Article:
Hsieh, Ting Hui ; Mekeel, Kristin L. ; Crowell, Michael D. ; Nguyen, Cuong C ; Das, Ananya ; Aqel, Bashar A. ; Carey, Elizabeth J. ; Byrne, Thomas J. ; Vargas, Hugo E ; Douglas, David D. ; Mulligan, David C. ; Harrison, M. Edwyn. / Endoscopic treatment of anastomotic biliary strictures after living donor liver transplantation : Outcomes after maximal stent therapy. In: Gastrointestinal Endoscopy. 2013 ; Vol. 77, No. 1. pp. 47-54.
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abstract = "Background: Living-donor liver transplantation (LDLT) has emerged as a viable strategy in an era of organ shortage. However, biliary strictures are a common complication of LDLT, and these strictures frequently require surgical revision after unsuccessful endoscopic therapy. The optimal endoscopic treatment for anastomotic biliary strictures (ABSs) after LDLT is undefined. Objective: To determine the outcome of an aggressive endoscopic approach to ABSs after LDLT that uses endoscopic dilation followed by maximal stent placement. Design: A retrospective study. Setting: A tertiary-care academic medical center. Patients: Forty-one patients with a diagnosis of ABS. Interventions: Endoscopic retrograde cholangiography with balloon dilation and maximal stenting. Main Outcome Measurements: Stricture resolution, stricture recurrence, and complication rates. Results: Of 110 LDLTs completed, a biliary stricture developed after transplantation in 41 (37.3{\%}), which included 38 patients with duct-to-duct anastomosis. The median (interquartile range [IQR]) follow-up time is 74.2 (2.5-120.8) months. Among them, 23 (60.5{\%}) were male, and 20 (52.6{\%}) had bile leakage associated with ABSs. The median time (IQR) to the development of an ABS after LDLT was 2.1 (1.2-4.1) months. Endoscopic retrograde cholangiography was attempted as initial therapy in all patients: 32 were managed entirely by endoscopic therapy, and 6 required initial percutaneous transhepatic cholangiography (PTC) to cross the biliary stricture, with endoscopic therapy performed thereafter. A median (IQR) of 4.0 (3.0-5.3) endoscopic interventions and 7.0 (4.0-10.3) stents were required to resolve the stricture. The time from the first intervention to stricture resolution was 5.3 (range 3.8-8.9) months. Biochemical markers including aspartate transaminase (76 vs 39 U/L, P =.001), alanine transaminase (127.5 vs 45.5 U/L, P <.001), alkaline phosphatase (590 vs 260 IU/L, P <.001), and total bilirubin (2.57 vs 1.73 mg/dL, P =.017) significantly improved after intervention. Recurrent stricture was observed after initial treatment in 8 (21{\%}) patients. All recurrences were successfully re-treated endoscopically. All patients have been managed without surgical revision or retransplantation, resulting in 100{\%} success by an intention-to-treat analysis. Limitations: Retrospective study, small sample size. Conclusions: In this series, aggressive endoscopy-based treatment with maximal stent placement strategy allows 100{\%} resolution of all duct-to-duct ABSs after LDLT without the need for surgical intervention or retransplantation.",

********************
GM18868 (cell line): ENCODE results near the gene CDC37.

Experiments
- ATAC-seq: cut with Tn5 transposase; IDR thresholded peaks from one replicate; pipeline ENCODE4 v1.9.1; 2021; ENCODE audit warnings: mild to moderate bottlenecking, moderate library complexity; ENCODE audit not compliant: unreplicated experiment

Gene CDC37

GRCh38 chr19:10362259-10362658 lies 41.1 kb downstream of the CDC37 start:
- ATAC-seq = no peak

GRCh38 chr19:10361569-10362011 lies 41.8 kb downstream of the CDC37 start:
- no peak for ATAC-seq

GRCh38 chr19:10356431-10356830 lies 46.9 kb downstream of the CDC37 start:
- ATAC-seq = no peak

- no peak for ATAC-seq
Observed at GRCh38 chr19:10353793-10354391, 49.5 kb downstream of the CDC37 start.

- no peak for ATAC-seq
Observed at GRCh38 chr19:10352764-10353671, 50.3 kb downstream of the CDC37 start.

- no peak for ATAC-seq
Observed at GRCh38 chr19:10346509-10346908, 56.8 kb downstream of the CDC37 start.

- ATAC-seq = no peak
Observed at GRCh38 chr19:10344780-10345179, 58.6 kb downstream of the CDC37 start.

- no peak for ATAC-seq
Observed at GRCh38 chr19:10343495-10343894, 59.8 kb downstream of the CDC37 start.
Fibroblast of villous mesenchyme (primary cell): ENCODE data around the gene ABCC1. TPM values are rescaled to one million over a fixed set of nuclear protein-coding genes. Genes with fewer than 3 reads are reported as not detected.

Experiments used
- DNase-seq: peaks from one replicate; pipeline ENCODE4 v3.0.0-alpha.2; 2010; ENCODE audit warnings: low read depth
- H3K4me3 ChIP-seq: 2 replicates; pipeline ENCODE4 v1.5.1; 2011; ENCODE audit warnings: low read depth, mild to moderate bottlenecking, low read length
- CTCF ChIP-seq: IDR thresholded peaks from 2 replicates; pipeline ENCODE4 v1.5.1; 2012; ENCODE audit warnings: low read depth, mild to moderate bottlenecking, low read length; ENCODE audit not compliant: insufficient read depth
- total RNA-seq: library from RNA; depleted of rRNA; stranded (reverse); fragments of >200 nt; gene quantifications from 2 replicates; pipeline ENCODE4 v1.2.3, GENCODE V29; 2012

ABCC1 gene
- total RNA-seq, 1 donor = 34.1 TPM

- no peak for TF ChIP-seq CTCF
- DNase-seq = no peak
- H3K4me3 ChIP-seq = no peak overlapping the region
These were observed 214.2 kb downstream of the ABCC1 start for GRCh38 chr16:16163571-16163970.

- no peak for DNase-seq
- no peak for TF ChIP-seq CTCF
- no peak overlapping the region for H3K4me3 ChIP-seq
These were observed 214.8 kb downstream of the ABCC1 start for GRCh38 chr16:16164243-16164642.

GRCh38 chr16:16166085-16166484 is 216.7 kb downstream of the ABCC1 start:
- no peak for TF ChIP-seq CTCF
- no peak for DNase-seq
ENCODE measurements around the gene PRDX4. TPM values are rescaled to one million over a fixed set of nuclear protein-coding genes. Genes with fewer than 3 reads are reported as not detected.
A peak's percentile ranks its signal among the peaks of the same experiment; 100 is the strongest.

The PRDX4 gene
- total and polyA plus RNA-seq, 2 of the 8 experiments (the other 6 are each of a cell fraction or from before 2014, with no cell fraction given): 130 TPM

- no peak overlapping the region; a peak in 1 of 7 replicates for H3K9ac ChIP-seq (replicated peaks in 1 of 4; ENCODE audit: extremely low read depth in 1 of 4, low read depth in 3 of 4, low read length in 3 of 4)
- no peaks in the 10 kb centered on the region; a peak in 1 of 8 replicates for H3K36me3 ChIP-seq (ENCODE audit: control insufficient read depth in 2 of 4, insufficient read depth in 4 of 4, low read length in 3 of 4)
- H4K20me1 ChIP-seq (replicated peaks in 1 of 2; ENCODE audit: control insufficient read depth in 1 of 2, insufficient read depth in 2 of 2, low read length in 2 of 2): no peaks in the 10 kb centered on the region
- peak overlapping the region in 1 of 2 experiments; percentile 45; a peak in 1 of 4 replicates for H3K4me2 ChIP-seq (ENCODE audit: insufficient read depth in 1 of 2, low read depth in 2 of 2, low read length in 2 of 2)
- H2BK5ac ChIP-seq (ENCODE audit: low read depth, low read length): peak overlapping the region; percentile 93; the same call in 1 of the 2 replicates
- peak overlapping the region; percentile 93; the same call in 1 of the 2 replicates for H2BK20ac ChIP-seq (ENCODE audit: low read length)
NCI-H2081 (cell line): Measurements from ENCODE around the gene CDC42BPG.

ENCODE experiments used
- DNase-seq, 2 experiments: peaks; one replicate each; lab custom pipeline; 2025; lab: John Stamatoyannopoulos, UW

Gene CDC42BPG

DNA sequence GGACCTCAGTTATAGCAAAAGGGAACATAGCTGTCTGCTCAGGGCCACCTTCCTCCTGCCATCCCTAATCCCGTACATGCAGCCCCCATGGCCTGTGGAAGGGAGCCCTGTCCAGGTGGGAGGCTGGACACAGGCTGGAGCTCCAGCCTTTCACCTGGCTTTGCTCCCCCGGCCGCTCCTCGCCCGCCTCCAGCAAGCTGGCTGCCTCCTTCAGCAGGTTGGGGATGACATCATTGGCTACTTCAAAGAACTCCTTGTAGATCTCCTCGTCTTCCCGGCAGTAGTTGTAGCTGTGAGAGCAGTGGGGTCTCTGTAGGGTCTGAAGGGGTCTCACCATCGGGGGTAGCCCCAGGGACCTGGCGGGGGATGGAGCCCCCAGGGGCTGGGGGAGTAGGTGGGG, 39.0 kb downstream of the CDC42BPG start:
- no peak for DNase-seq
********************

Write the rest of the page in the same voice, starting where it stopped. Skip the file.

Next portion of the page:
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TY - JOUR

T1 - Endoscopic treatment of anastomotic biliary strictures after living donor liver transplantation

T2 - Outcomes after maximal stent therapy

AU - Hsieh, Ting Hui

AU - Mekeel, Kristin L.

AU - Crowell, Michael D.

AU - Nguyen, Cuong C

AU - Das, Ananya

AU - Aqel, Bashar A.

AU - Carey, Elizabeth J.

AU - Byrne, Thomas J.

AU - Vargas, Hugo E

AU - Douglas, David D.

AU - Mulligan, David C.

AU - Harrison, M. Edwyn

PY - 2013/1

Y1 - 2013/1